PARIS - In France, public frustration with the government is growing as the nation’s coronavirus immunization campaign gets off to a slow start. In response, officials say they will speed up and widen the vaccine rollout.
As of Monday, only 2,500 people had received the vaccine against COVID-19 in France — most of them nursing home residents and their nurses. It is too small a number, critics say, for a rollout that began, as in other EU countries, on December 27.
Critics describe the pace as ridiculously low compared with neighboring Germany, where at least 264,000 people have been vaccinated so far.
French President Emmanuel Macron and his government are under pressure to do better, especially considering the relative success of other nations in Europe.
One of the main critics is Jean Rottner, the president of France’s Grand Est region.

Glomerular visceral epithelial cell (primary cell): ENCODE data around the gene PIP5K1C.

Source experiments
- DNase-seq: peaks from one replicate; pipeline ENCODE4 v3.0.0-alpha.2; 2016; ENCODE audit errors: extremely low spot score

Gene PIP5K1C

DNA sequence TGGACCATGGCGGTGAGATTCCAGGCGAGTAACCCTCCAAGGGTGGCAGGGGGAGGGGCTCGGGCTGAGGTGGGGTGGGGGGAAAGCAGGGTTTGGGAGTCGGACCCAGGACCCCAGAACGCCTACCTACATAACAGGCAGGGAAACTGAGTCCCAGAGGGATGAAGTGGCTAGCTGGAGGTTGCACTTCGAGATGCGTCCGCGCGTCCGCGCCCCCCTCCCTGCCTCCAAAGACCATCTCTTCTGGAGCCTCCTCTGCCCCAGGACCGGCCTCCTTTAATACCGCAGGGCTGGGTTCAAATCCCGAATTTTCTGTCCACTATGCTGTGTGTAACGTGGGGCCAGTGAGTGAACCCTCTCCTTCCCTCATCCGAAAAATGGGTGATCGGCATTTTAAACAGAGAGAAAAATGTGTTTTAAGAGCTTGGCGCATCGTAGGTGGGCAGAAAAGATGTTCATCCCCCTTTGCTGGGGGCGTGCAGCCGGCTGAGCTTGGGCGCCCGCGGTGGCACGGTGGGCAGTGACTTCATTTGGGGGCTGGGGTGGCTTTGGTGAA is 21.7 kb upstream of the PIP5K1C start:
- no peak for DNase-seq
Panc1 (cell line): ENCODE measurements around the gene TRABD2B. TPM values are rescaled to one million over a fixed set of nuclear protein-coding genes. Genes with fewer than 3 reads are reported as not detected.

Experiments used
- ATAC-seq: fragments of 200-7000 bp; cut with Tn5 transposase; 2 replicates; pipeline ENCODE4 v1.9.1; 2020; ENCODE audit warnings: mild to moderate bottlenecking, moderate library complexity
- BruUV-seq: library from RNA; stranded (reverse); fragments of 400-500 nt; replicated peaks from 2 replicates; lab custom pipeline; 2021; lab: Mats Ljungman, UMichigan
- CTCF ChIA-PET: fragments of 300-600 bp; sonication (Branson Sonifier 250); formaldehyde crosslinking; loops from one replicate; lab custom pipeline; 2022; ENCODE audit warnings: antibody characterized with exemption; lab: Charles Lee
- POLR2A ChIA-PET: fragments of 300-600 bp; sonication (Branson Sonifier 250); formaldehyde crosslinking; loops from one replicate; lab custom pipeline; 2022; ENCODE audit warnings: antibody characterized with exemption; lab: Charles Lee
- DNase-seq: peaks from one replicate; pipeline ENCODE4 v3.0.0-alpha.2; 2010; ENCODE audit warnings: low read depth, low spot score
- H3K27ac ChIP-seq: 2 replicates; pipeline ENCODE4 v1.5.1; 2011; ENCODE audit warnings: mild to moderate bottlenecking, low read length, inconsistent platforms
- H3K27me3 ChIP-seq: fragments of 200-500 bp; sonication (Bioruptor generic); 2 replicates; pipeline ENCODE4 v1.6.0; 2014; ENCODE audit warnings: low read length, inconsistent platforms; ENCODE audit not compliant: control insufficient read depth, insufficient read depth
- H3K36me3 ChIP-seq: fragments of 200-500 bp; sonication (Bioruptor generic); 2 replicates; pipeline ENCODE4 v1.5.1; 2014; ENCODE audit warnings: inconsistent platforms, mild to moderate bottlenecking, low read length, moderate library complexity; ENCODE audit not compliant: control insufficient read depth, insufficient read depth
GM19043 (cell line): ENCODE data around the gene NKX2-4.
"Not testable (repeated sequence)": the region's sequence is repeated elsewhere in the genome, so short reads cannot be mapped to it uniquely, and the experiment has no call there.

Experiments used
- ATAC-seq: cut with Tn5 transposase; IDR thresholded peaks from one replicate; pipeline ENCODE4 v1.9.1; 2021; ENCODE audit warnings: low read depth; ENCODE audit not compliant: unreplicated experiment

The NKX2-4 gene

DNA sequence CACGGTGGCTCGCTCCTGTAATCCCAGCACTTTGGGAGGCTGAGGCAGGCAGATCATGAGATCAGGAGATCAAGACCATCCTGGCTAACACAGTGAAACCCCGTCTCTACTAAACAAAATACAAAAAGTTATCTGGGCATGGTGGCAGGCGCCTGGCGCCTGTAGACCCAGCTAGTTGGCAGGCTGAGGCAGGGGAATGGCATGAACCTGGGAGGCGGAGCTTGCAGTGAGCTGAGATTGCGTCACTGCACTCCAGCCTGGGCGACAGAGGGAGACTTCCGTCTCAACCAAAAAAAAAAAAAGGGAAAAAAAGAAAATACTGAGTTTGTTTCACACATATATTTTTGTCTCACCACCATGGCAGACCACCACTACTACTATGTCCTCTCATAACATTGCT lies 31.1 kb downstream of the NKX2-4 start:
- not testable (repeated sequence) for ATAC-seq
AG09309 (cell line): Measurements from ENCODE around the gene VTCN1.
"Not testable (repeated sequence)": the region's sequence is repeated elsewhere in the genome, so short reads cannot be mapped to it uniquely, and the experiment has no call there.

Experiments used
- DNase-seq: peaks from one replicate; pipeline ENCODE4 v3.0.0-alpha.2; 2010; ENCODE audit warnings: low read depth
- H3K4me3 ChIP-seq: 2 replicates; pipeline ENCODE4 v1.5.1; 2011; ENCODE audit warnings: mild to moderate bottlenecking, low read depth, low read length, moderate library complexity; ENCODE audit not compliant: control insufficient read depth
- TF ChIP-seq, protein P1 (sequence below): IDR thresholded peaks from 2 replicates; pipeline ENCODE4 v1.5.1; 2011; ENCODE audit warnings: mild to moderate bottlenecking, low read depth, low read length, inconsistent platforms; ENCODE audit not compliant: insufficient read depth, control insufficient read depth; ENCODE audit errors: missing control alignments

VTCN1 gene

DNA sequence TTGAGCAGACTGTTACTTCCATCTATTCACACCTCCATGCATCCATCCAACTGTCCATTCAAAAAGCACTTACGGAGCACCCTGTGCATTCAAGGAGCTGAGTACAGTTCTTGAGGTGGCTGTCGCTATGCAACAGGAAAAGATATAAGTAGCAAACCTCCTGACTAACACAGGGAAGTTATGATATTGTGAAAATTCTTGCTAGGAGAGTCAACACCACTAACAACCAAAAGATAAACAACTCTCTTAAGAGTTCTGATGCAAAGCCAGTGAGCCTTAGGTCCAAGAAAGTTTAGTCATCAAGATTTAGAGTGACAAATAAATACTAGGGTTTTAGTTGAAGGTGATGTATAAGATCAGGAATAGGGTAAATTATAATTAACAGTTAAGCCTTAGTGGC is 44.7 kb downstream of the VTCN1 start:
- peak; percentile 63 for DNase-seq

Rottner says the immunization strategy in France is a scandal, and he says the government keeps failing like it did for the masks and the tests. He says he is devastated since his region is heavily hit by the pandemic.
French officials claim they are still on track to reach their goal to have one million people vaccinated by the end of January. To make it, authorities say they will set up 600 immunization centers across the territory by the end of this month.
Olivier Veran, France’s health minister, addressed concerns Tuesday, and he vowed to catch up with the other EU countries.
Veran says the French government will now amplify, accelerate and simplify the immunization strategy. Firefighters and in-home care workers above 50 years of age, will now receive the vaccine. The minister, who oversees the fight against the virus, says it is a permanent race to save lives.
Although the immunization response is coordinated at the European level, each of the 27 members is responsible for setting its own strategy. The Netherlands will only start its immunization campaign on January 8.
As of Monday, more than 65,000 people had died from COVID-19 in France according data from Johns Hopkins University.